2) unless you have a massive history of severe asthma, anything over a 96 is not considered an emergency (I have severe COPD, and have gone into respitory failure 2x. If I say I can't breathe and my P/ox is a 96 I will be listened to as my history says I have a lower tolerance for carbon dioxide).

3) Neubulizer is usually filled with a combo of Albuterol and Isabromide (tastes nasty as hell!). This makes your heart race, your lungs open up, and you shake.

4) They will also do chest xrays to verify there isn't anything else happening like pneumonia.

5) Patient will get at least 2 treatments, maybe more depending on how low P/ox is. And how much wheezing is happening (lungs will be checked by Dr & respitory person).


I had an asthma attack while in a PE class at my uni a few years ago and my professor called 911 and I was taken to the hospital in an ambulance. My memory is oddly spotty for part of it, so I'll tell you what I can remember.

Before the ambulance got there, my professor had me sit down and had another student stand behind me to hold me as upright as possible. She helped me use my inhaler as by that point I wasn't able to use it on my own. While we waited for the EMTs she talked to me to try and keep me calm--a lost cause and I added a lovely full blown panic attack to my asthma attack.

When the EMTs arrived they did a lot of random things, but this is about when my memory goes fuzzy. I know that they gave me both a nebulizer and oxygen and when they put my on the stretcher, it was slightly reclined which significantly hindered my breathing, so they set it back up again.

At the ER my stretch was met by a bevy of running doctors and nurses and I was taken into a private room in the ER. The nebulizer was taken away from me long enough for the nurses to get my shirt off. I was topless and in a hospital gown before I really knew what was happening. I was given the nebulizer again while the doctor listened to my lungs.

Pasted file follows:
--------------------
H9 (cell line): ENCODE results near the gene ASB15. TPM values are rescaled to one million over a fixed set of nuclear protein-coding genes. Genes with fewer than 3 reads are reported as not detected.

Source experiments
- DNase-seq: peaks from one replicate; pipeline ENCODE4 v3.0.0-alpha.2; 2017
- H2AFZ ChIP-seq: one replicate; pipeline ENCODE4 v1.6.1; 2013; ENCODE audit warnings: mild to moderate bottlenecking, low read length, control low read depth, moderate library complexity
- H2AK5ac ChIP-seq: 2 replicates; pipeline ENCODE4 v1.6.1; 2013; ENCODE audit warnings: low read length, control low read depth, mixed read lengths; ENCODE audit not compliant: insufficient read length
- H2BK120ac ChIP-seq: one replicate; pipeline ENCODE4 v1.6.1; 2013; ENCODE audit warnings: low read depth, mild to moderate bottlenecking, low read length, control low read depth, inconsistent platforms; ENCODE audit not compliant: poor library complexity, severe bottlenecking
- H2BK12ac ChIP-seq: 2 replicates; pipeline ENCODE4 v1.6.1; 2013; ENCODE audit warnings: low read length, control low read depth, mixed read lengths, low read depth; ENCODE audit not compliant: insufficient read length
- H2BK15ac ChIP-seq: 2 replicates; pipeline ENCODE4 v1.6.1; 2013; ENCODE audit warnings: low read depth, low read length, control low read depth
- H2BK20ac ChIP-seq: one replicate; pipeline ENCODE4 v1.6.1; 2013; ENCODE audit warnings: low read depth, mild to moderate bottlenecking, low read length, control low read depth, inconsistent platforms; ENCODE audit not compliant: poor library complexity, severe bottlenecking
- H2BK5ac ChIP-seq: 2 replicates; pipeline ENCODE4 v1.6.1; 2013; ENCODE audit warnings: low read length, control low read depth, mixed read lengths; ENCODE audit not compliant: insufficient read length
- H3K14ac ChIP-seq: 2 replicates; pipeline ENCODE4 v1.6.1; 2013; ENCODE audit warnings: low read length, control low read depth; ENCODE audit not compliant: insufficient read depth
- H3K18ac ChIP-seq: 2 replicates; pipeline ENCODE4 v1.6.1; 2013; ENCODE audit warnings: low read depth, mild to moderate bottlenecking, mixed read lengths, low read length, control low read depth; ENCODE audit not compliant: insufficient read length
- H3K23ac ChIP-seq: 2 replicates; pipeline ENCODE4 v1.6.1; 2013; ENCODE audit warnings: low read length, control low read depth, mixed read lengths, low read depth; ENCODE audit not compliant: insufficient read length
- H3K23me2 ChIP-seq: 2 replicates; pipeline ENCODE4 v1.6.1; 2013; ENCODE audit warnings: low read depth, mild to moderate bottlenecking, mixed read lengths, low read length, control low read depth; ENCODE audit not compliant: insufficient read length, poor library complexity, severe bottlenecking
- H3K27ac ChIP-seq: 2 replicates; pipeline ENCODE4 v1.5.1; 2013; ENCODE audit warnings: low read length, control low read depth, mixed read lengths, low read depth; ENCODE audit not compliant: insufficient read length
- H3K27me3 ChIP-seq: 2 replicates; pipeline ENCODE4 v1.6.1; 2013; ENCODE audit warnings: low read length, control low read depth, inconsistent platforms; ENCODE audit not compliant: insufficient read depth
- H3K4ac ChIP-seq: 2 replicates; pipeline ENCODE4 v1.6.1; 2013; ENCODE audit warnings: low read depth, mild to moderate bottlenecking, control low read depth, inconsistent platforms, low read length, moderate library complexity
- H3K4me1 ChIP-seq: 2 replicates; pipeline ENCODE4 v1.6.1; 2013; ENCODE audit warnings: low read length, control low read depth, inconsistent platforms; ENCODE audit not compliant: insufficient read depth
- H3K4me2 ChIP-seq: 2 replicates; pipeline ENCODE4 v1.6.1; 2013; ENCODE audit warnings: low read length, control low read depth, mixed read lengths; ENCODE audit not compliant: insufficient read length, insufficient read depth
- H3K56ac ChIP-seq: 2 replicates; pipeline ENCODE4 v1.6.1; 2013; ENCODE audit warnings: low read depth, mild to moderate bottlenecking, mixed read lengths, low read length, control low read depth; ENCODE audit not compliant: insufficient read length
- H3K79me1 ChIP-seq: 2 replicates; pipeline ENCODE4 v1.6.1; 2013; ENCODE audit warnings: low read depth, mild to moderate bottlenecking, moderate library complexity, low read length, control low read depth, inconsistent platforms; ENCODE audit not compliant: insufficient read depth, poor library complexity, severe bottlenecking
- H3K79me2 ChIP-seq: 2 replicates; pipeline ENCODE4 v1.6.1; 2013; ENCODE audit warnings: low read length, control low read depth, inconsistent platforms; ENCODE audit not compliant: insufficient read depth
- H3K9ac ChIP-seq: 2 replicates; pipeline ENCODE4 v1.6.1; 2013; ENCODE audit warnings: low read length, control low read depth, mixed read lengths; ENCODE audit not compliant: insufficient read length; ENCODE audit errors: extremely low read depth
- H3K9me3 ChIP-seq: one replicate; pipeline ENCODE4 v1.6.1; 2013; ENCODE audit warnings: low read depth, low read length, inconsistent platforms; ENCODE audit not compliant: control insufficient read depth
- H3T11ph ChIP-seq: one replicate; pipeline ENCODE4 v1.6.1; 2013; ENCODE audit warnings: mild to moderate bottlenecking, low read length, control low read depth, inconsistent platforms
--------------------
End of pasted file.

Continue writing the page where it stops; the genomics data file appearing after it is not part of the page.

They put an oxygen monitor thing on my finger and gave me a new nebulizer. By this point I was trembling. Uncontrollable shaking. The nurses brought in (heavenly) warmed blankets.

Most of the nurses cleared out of the room, and the doctor had to duck out for a bit. I gave medical info and talked to both a doctor and a nurse. The doctor talked to me about preventing further attacks of that severity and prescribed me a new rescue inhaler and some steroids.

Meanwhile my uni was trying to get a hold of my parents and aunt (my emergency contacts) but none of them were answering their phones, so my professor came to the hospital. She sat with me while I finished up the second nebulizer and then took me back to my dorm.

Once I got back to my dorm I was exhausted and shakey and my mouth was dry and I felt miserable. I climbed into bed and slept for a few hours then got a friend to take me to get my prescription filled.

As for faking an asthma attack? I suppose to someone who wasn't very familiar with asthma, hyperventilating from a panic attack could be misconstrued as asthma--but anyone who knows anything about asthma would be able to tell the difference. Also, if this character actually does have asthma, trying to fake an attack might very well trigger a genuine attack. I know that whenever my breathing is changed from normal (for example, if I laugh, or blow up a balloon) I can trigger an asthma attack.

hey i hav had 1 and ya its possible 2 fake cuase he docs rnt assholes they wont acuse u of faking so ya